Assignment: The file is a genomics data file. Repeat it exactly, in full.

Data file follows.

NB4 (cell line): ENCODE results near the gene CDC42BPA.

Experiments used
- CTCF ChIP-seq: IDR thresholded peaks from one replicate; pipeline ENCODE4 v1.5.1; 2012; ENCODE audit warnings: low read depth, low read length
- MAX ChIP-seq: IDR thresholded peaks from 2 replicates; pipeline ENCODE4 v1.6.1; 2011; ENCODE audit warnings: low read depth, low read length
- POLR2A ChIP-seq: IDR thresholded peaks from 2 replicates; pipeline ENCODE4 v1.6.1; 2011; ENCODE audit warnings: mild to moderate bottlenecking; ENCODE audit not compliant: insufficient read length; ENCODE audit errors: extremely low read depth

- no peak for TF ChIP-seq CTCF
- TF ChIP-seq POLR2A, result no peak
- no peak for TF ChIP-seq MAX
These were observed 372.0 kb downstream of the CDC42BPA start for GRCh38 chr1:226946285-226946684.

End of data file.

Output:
NB4 (cell line): ENCODE results near the gene CDC42BPA.

Experiments used
- CTCF ChIP-seq: IDR thresholded peaks from one replicate; pipeline ENCODE4 v1.5.1; 2012; ENCODE audit warnings: low read depth, low read length
- MAX ChIP-seq: IDR thresholded peaks from 2 replicates; pipeline ENCODE4 v1.6.1; 2011; ENCODE audit warnings: low read depth, low read length
- POLR2A ChIP-seq: IDR thresholded peaks from 2 replicates; pipeline ENCODE4 v1.6.1; 2011; ENCODE audit warnings: mild to moderate bottlenecking; ENCODE audit not compliant: insufficient read length; ENCODE audit errors: extremely low read depth

- no peak for TF ChIP-seq CTCF
- TF ChIP-seq POLR2A, result no peak
- no peak for TF ChIP-seq MAX
These were observed 372.0 kb downstream of the CDC42BPA start for GRCh38 chr1:226946285-226946684.